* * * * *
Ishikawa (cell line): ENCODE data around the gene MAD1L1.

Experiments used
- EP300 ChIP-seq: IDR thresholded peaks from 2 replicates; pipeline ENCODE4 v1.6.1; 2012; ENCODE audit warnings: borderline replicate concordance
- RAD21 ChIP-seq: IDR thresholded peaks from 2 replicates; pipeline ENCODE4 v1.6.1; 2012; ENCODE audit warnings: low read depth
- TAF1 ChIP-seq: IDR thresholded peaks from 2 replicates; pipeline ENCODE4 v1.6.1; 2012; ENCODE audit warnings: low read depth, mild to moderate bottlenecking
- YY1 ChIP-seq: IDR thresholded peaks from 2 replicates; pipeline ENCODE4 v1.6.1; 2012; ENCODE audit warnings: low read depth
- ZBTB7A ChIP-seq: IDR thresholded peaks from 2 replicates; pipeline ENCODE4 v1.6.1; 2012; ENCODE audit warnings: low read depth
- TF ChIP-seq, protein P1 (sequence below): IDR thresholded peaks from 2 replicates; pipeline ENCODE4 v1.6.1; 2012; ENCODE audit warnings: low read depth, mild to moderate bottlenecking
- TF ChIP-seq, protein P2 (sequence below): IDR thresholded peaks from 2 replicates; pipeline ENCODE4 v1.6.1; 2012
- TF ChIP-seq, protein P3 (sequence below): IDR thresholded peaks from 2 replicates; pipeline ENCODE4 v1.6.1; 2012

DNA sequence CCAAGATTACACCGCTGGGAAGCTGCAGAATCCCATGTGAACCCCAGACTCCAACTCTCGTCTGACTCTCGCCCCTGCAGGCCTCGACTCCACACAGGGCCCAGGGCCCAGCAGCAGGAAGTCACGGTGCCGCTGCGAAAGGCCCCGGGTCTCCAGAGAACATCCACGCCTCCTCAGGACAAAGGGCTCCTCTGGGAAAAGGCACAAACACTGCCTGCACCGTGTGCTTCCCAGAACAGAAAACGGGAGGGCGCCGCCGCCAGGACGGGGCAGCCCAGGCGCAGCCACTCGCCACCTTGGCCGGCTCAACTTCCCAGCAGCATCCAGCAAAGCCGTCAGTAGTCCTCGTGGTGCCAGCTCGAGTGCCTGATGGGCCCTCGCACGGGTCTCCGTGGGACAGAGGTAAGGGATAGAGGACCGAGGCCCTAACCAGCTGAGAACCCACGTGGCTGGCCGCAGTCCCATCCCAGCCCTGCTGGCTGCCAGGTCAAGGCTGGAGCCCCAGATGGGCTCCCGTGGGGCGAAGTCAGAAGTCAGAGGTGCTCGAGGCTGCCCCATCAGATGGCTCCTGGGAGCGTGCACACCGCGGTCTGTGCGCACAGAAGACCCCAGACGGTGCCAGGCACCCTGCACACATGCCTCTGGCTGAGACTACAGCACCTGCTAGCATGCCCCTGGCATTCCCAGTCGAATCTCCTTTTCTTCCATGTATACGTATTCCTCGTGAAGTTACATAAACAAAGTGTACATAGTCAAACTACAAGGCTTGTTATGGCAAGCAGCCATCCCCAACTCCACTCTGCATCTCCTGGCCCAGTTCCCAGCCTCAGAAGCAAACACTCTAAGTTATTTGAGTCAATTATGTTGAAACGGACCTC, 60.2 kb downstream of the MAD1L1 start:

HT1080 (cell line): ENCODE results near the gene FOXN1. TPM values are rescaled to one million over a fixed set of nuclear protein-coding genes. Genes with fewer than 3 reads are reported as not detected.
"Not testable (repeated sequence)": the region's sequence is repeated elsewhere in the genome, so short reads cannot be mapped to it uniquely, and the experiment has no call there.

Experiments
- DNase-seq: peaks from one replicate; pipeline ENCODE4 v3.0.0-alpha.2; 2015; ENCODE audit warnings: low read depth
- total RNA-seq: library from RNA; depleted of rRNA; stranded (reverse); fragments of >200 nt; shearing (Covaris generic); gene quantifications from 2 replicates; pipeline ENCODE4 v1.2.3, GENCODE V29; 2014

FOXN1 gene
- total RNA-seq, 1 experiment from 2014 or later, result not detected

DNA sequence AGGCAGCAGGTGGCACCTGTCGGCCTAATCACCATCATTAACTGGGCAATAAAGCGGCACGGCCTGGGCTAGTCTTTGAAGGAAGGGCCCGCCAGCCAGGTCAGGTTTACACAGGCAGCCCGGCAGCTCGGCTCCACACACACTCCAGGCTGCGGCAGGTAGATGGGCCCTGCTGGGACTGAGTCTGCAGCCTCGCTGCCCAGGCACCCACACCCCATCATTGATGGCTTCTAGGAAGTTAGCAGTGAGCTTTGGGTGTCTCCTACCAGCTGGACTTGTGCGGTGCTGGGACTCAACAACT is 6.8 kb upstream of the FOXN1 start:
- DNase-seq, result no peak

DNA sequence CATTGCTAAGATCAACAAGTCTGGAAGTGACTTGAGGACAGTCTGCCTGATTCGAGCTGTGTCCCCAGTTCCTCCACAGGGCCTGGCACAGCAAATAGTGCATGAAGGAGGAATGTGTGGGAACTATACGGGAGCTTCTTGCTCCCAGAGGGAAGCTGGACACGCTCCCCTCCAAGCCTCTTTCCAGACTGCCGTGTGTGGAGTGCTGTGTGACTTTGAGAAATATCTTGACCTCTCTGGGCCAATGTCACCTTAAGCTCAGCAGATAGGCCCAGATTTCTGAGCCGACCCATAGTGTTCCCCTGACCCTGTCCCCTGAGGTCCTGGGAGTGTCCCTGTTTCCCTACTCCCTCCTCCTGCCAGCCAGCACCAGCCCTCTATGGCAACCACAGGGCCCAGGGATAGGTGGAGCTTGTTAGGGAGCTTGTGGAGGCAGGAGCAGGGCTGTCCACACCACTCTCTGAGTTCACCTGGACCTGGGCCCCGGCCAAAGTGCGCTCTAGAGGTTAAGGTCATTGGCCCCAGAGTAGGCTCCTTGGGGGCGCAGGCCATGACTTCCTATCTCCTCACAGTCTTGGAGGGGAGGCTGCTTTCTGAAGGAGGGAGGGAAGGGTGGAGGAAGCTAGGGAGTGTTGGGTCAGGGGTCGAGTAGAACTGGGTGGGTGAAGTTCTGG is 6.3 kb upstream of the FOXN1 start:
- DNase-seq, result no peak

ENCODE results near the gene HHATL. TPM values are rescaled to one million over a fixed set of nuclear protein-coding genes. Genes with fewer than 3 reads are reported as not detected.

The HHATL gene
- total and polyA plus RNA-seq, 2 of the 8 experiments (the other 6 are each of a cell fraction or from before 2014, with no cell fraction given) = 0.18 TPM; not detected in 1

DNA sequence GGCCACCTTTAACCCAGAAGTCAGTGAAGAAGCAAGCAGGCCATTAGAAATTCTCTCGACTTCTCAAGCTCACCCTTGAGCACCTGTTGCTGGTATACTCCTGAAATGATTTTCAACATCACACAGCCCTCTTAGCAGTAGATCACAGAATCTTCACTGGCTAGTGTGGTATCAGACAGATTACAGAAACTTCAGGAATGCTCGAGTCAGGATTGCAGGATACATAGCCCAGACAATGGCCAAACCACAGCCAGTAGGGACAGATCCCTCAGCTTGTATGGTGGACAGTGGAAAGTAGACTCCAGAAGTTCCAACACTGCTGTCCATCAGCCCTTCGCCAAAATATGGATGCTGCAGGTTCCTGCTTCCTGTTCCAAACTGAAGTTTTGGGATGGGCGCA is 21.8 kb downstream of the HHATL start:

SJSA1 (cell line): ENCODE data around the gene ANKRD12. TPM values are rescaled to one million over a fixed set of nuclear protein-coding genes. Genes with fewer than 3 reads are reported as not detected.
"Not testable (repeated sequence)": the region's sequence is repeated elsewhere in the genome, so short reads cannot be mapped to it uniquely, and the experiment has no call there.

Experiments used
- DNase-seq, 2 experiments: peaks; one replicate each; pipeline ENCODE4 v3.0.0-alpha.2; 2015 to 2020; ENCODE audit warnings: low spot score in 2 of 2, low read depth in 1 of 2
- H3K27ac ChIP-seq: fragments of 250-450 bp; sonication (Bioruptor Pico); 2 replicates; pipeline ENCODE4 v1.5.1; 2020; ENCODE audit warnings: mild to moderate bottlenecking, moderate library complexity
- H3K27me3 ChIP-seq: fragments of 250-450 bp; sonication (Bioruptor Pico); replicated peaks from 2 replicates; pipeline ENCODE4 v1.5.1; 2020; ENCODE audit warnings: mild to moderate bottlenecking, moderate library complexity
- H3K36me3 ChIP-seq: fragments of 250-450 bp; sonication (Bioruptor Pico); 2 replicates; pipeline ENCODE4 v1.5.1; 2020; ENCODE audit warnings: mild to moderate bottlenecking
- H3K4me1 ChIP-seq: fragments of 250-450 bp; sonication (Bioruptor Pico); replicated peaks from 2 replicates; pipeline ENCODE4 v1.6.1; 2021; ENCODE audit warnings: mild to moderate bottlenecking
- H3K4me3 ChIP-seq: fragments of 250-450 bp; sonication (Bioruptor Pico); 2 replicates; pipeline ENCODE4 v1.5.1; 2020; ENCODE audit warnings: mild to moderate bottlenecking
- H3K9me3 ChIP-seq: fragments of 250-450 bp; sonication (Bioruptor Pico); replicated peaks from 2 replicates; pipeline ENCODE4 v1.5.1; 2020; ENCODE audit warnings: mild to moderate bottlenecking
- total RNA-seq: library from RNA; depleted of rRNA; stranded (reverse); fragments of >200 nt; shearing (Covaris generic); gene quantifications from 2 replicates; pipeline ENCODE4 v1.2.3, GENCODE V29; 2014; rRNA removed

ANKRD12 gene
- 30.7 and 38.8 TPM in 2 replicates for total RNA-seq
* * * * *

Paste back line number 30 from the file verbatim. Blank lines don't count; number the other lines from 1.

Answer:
- DNase-seq, 2 experiments: peaks; one replicate each; pipeline ENCODE4 v3.0.0-alpha.2; 2015 to 2020; ENCODE audit warnings: low spot score in 2 of 2, low read depth in 1 of 2